4) Use masking tape to fix the templates onto the wall in the same positions, tweaking the arrangement if necessary. I  swapped the bottom right-hand and left-hand mirrors over as I could see that would fit better once I had the templates up on the wall.

5) Start with the mirror that will hang in the bottom centre position. Lay it face down on the floor and loop your hook under the chain. Pull the chain taught and measure how far down the lower screw hole is from the top of the mirror.

6) Place the hook on top of the corresponding paper template, measure the same distance from the top and mark the position of the screw hole on the wall. You should be able mark through the paper with the template still in place. Then mark the position of the other screw hole, using the hook as your guide.

7) Remove the template and drill holes in the marked positions. Tap in rawlplugs and securely screw in the hook. The easiest way to do this is to start the screw off with a manual screwdriver then finish it off tightly with an electric screwdriver if you have one.

8) Repeat for all the mirrors making any small adjustments to the positions as you go along. Stand back and admire your handiwork!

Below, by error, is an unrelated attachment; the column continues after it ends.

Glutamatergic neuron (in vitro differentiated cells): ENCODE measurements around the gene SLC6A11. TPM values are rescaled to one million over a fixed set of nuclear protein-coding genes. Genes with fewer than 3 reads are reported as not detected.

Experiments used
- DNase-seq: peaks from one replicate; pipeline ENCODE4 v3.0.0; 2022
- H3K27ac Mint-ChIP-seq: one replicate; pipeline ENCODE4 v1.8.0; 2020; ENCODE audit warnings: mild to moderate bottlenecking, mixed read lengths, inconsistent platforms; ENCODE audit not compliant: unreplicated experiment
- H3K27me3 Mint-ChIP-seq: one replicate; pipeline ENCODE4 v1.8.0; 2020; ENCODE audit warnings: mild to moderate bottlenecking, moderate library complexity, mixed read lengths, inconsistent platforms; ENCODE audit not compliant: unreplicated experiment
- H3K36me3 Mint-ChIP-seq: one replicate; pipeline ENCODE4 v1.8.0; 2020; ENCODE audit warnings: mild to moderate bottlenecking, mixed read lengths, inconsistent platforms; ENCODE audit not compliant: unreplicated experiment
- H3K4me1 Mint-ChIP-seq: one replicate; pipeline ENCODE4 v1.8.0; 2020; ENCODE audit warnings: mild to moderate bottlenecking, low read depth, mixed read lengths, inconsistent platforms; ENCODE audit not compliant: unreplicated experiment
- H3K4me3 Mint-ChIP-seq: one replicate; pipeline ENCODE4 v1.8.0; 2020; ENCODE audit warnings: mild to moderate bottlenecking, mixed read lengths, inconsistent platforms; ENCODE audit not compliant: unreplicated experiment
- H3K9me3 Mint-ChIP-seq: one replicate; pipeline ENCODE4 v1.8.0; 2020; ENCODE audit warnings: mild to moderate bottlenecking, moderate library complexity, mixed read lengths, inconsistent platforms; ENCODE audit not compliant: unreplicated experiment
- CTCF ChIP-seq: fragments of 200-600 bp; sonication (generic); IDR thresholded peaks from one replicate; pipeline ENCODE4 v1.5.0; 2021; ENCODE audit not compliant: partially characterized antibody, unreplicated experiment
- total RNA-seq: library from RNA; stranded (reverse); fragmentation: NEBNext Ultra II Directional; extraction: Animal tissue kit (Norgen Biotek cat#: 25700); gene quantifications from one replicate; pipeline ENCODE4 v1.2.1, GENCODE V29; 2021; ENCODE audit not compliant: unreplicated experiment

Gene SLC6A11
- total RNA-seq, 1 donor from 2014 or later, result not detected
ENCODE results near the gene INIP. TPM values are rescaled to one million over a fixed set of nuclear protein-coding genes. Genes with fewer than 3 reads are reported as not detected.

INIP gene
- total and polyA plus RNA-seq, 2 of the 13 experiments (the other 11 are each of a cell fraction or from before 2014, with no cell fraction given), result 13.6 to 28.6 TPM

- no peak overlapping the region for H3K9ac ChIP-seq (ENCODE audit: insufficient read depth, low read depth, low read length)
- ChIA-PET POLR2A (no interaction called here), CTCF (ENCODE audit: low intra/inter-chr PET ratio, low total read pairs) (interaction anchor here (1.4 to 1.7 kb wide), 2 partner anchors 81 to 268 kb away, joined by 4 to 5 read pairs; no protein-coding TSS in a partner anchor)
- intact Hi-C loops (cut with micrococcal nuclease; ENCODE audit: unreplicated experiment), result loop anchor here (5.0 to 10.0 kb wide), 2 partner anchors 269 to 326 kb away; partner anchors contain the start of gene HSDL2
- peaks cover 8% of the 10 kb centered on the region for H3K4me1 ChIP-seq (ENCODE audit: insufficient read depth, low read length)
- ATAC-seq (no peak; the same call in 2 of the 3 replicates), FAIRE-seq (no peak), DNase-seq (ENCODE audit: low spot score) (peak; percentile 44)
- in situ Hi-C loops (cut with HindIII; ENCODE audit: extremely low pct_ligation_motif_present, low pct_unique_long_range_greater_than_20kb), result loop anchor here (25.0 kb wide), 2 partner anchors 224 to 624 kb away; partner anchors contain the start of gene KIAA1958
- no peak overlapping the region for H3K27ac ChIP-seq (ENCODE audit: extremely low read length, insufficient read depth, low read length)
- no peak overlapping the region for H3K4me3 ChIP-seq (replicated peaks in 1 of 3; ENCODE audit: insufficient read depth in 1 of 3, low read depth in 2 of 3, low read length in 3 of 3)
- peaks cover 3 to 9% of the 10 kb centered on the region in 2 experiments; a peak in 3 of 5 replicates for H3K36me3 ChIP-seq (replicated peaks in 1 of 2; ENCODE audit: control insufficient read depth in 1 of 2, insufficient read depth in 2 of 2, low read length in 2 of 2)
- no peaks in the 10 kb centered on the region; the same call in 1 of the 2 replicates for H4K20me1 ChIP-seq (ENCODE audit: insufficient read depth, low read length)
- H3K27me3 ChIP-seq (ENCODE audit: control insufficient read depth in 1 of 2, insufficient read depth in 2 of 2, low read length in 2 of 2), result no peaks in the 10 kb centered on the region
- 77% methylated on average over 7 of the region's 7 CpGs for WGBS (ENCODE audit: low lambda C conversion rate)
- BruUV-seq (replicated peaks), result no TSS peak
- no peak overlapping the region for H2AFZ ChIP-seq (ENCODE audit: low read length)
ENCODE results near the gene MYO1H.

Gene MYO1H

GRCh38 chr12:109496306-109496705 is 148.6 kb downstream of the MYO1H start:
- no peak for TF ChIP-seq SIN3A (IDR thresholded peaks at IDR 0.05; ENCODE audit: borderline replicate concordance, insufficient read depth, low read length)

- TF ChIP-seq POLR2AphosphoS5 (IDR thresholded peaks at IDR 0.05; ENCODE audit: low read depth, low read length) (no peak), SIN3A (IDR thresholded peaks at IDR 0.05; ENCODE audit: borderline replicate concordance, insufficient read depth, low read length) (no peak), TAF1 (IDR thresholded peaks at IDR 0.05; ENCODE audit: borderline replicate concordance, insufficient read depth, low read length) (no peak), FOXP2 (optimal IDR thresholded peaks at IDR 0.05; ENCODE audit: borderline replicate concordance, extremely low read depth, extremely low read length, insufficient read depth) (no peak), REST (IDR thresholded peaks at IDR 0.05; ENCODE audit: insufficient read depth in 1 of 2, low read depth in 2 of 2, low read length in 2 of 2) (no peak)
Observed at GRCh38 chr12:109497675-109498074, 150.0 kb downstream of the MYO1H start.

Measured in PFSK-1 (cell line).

{all Decorator’s Notebook}

I’m really happy with how it’s turned out and my bathroom looks so much lighter and more spacious now.

If you found my post useful, please share it! Buttons below…

Join The Room Debate!

10 Aug

Happy Friday everyone – welcome to the Decorator’s Notebook Room Debate once again! I’ve picked a summery country dining room for us to consider today. I can’t wait to hear what you think.

As always, it’s easy to take part. Just have a good look at the room photo below and leave a comment with your answers to these two questions:

One thing I like most about this room is…

One thing I like least about this room is…

{via House to Home}

So, what do you make of this one? Do you like the idea of a stencilled floor? What about those chairs and pendant lights?

I’ll kick things off in the comments section below – it would be lovely to see you there!

Have a wonderful weekend!